DOHA, Qatar, The murder of Jamal Khashoggi should act as a wake-up call, the Spokesperson for Qatar’s Ministry of Foreign Affairs, Lolwah al-Khater said, on Monday. She was speaking at Chatham House, the Royal Institute for International Affairs think-tank, in London.

Qatar has faith in the Turkish probe into the death of Washington Post contributor, Khashoggi, inside the Saudi consulate in Istanbul, she said. Asked about the state of relations between Doha and Saudi Arabia, in light of Khashoggi’s death, al-Khater said, “I don’t think anything has changed dramatically. We’re just hoping that there is a wake-up call for everyone. And of course, our condolences go to the family and friends of the journalist.”

She was addressing a discussion entitled “Qatar’s foreign policy: balancing new alliances in a contested region.”

Saudi Arabia has led a four-nation blockade against Qatar since Jun, 2017, accusing Doha of supporting terrorism and being too close to Iran — charges Qatar vehemently denies.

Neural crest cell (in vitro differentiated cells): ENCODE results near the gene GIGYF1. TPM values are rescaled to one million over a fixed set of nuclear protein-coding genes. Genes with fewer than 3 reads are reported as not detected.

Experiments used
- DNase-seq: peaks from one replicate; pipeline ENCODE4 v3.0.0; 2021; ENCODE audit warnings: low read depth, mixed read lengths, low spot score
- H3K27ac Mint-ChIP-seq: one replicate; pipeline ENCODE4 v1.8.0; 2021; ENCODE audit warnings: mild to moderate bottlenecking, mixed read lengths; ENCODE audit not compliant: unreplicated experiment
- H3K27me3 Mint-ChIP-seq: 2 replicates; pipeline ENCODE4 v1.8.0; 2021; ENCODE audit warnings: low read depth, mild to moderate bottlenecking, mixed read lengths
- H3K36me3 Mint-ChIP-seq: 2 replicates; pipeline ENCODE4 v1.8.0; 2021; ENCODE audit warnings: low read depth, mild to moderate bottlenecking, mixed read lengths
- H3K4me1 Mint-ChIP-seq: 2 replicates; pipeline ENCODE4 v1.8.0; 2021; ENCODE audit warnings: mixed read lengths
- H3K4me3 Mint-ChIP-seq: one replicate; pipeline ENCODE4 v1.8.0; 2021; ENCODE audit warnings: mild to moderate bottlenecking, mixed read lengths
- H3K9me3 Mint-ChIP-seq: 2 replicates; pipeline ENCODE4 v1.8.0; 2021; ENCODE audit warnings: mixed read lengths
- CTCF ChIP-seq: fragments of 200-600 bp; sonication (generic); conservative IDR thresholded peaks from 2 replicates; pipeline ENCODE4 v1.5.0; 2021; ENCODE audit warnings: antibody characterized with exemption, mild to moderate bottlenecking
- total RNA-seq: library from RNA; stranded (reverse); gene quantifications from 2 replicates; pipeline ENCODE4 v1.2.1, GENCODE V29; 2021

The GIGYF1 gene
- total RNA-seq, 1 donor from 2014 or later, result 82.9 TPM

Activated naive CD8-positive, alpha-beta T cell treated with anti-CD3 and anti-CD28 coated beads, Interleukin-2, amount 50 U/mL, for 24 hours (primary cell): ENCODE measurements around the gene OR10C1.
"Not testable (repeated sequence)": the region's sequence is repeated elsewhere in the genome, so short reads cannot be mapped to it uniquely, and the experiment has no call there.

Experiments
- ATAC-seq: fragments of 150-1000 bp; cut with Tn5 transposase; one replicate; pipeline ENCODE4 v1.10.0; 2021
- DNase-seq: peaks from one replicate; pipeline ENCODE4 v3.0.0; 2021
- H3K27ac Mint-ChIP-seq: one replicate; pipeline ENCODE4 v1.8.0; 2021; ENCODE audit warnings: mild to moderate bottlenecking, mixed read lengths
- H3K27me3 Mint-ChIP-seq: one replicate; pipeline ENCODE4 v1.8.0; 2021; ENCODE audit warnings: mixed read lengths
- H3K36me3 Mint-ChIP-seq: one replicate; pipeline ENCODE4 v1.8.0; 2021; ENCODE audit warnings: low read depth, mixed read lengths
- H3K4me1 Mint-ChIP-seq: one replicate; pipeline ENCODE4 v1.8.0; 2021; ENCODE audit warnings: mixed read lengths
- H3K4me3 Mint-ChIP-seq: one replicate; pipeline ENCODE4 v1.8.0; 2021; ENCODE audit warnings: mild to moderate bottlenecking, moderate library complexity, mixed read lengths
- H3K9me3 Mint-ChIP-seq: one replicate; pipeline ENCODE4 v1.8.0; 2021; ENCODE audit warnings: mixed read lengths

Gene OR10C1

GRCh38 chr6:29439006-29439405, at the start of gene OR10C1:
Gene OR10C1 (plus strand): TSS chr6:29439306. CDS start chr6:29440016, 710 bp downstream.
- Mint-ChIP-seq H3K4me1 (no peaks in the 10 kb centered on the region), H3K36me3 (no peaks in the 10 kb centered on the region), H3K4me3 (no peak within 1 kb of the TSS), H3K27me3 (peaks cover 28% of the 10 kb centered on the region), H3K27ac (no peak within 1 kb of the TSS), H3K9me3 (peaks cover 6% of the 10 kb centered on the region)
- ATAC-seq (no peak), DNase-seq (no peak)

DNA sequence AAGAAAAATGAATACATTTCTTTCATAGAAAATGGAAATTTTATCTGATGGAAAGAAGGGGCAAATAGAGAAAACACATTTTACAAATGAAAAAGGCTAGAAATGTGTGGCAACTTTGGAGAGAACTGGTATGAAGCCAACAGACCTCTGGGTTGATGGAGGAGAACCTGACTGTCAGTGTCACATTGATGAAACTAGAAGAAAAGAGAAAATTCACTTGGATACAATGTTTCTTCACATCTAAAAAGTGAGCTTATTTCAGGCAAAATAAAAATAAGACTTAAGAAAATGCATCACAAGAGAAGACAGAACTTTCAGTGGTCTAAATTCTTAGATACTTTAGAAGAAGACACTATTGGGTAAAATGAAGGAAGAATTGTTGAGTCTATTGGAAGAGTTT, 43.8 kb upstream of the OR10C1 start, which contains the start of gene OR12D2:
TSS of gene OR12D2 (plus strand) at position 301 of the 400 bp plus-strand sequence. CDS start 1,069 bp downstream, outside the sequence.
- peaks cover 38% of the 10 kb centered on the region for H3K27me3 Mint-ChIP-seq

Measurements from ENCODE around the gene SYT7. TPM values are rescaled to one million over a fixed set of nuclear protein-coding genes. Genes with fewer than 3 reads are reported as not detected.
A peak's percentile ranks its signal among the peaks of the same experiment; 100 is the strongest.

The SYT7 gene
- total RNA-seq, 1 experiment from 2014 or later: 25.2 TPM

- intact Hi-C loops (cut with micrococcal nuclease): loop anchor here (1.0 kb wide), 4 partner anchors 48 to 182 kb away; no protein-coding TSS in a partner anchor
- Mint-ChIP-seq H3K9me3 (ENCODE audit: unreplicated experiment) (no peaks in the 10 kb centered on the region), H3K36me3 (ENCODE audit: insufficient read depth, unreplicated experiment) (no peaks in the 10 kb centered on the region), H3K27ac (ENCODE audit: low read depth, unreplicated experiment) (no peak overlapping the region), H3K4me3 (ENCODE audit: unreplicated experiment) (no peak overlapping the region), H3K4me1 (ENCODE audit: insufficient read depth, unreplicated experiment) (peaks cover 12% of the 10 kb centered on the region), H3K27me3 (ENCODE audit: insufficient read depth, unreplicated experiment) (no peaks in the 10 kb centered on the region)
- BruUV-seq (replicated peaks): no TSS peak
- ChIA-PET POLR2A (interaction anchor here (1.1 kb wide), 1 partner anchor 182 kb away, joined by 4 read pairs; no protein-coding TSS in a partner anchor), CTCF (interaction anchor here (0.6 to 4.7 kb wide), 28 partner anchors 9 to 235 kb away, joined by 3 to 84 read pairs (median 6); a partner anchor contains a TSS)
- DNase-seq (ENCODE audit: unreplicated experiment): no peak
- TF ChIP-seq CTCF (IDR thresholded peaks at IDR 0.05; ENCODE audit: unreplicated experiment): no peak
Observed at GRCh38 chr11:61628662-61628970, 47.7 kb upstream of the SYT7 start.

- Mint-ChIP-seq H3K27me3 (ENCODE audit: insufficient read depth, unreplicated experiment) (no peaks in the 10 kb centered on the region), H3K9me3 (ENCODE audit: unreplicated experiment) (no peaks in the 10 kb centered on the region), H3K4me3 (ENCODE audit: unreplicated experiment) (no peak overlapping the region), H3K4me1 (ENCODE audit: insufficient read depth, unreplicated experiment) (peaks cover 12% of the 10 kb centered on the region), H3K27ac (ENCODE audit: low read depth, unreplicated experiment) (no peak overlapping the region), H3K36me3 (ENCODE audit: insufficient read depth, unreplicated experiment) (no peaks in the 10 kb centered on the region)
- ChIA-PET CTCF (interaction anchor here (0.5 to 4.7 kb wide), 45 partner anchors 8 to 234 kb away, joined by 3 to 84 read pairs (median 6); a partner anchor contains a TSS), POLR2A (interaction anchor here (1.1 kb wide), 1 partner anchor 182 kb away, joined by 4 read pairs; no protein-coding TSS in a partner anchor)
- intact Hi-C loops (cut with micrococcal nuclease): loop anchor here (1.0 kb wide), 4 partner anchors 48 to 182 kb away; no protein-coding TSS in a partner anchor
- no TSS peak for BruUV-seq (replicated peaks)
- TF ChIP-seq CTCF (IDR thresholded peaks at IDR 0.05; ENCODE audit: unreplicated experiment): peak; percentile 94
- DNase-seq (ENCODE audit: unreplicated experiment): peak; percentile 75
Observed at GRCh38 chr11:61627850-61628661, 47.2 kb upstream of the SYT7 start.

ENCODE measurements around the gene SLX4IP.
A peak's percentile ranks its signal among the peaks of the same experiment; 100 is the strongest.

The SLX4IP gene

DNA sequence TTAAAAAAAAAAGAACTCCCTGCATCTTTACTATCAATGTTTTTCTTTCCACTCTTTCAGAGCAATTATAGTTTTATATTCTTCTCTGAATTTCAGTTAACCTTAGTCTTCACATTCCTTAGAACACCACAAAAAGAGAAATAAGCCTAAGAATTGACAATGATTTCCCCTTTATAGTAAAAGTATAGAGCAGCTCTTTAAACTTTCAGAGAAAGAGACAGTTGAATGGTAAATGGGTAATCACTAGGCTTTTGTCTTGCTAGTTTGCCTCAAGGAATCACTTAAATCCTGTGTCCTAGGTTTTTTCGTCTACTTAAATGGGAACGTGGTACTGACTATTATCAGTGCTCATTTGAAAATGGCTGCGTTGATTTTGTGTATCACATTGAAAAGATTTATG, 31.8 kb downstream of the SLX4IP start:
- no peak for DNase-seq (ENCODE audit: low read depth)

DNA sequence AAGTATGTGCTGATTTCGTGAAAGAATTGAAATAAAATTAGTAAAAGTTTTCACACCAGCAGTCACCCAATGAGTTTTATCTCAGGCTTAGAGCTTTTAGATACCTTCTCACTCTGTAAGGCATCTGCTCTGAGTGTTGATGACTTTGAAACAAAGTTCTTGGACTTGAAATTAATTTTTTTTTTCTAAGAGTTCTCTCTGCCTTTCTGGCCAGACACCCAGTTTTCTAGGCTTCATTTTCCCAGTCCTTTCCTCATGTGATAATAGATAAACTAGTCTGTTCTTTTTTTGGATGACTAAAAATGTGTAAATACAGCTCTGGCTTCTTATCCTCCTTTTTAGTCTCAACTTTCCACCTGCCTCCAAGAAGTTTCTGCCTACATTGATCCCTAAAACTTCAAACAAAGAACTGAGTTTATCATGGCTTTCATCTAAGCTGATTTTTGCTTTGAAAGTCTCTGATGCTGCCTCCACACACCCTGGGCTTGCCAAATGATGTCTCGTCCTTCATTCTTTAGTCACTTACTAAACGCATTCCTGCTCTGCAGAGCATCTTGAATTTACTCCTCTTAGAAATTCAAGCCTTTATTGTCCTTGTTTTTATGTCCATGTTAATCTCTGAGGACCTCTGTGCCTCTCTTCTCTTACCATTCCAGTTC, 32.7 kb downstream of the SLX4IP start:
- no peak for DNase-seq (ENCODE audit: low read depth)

Asked what she thought Britain and other European countries should do in response, she added, “There was a joint statement that the UK, France and Germany issued and I think this statement, for the time being, summarises all the actions that everyone wants to see.”

The three countries on Sunday said, Saudi Arabia must clarify how Khashoggi died, and its account must be “backed by facts to be considered credible.”

“We would like to see a transparent investigation,” said al-Khater. “We have faith in the legal system in Turkey and I guess everyone is anxiously waiting to hear what is going to be announced tomorrow.”

Turkish President, Recep Tayyip Erdogan, vowed to reveal the “naked truth” about the case today.